Virtual reality (VR) is continually advancing by leaps and bounds, especially in the last several years. While different variations of the technology have been around for a while, it has become increasingly popular over the years, leading to faster advancements. VR has now moved from heavy, clumsy, and relatively unusable prototypes to affordable headsets that anyone can bring home. More mobile and headset devices are sold every day as the technology becomes increasingly immersive and realistic.
VR is not just for gaming or watching shows. The technology is finding its way into a wide array of industries, becoming more mainstream than ever before. VR is now frequently used in marketing, including in the real estate sector. Agencies across the world are showing homes and apartments in virtual reality to gain new customers and widen their client base.
As VR becomes more widely adopted in real estate, the technology is also becoming more versatile and easier to use. VR is bound to continue seeing increased use in real estate, with an estimated revenue of 2.6 billion by 2025.
There are still a lot of challenges coming for VR, but the use of high-quality virtual reality applications is too promising not to pursue.
What is the appeal of real estate VR?
One of the best perks of VR is the option to do virtual tours with clients. Buying new properties is a significant time commitment for most clients, and the process is harder the farther away a client lives. VR can save time, money, and resources by offering a virtual preview of the property right from a client’s home. Modern VR headsets can provide realistic tours of a property in 360-degree format and free-style navigation.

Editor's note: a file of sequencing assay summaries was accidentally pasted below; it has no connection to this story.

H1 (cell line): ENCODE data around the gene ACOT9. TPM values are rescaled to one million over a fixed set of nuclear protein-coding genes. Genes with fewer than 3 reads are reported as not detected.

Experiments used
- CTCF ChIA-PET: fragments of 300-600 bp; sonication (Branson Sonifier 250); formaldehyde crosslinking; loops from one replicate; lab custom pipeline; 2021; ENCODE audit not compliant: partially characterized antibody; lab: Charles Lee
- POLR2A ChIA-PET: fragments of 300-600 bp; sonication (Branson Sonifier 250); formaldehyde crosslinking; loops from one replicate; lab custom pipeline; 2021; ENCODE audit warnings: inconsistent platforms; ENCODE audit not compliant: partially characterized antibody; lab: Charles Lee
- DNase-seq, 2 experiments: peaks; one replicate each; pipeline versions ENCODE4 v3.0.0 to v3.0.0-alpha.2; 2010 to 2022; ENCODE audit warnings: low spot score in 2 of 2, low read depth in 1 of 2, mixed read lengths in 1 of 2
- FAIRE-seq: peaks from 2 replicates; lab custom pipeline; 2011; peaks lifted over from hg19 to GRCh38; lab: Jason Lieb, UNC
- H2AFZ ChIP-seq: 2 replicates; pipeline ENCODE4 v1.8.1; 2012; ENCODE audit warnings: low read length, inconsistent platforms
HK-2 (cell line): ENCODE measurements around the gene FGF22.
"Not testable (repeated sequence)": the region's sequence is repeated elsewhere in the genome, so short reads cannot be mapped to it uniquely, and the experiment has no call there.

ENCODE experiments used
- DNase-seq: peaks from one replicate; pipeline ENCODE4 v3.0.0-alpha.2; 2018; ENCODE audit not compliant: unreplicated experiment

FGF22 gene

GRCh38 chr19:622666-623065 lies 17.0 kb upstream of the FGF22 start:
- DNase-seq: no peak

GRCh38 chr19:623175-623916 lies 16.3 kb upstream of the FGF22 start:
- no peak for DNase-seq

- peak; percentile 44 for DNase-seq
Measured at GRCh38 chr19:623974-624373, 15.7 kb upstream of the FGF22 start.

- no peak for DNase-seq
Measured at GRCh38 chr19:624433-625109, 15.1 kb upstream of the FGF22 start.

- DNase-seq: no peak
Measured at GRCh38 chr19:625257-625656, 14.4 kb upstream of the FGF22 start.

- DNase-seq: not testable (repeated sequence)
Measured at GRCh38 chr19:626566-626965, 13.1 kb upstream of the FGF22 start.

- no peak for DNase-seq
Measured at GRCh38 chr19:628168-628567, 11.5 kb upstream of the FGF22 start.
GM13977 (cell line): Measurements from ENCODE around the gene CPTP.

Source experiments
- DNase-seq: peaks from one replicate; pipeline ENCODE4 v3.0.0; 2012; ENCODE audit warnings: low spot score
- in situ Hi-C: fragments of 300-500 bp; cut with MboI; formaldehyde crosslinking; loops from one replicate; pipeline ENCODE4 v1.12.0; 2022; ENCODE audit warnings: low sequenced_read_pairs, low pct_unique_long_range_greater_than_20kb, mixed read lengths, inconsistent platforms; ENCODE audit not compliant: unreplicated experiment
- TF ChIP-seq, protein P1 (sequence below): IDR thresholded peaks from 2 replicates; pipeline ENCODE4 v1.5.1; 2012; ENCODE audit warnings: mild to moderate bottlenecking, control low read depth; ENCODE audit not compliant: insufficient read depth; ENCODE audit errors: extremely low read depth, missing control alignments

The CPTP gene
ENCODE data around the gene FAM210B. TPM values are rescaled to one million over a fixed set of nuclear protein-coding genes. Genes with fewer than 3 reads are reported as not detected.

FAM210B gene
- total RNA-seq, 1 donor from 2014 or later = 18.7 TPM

Another benefit is the virtual visualization of a site. Virtual reality can help an agent sell a property still under construction. It’s typically difficult for most agencies to advertise and sell construction properties because clients can’t visualize the end result. With virtual visualization, clients can see the inside and outside of a site in detail.
There is also an option for virtual staging. If a property is out of the construction phase but empty, the chance to sell it decreases. For years agents have partnered with interior designers to show the better side of a property through staging. With VR, there’s no need to fill a home or apartment physically. Instead, you can show a fully staged property in virtual reality.
Finally, there is V-commerce. Like its cousin e-commerce, v-commerce means showing a virtual property with a price tag. Clients can buy from inside the VR app, similar to an e-commerce store.
What are the benefits of real estate virtual reality?
- Save time. VR lets agencies show clients a property without the need to go with the clients on physical tours. Search for and reviewing a property is faster than ever. Virtual tours allow the client to view multiple properties within a couple of hours instead of a couple of days.
- Save money. Some elements of VR can get expensive because of the technology used, but your expenses allow you to increase conversion rates and your return on investment. You also save on old school advertising materials and property staging.
- Increase engagement. Regular 2D visualization does not offer nearly as much participation as 3D virtual tours. VR lets clients get the lay of a listing, see how it looks with furniture, and better understand how the property would work for their needs. Flipping through a photo catalog pales in comparison to a VR tour.
Worldwide. VR eliminates the need to visit a property physically. Now, real estate agents can sell a site without needing the client to come to see it first. Clients can take a virtual tour and learn more about the home no matter where in the world they are.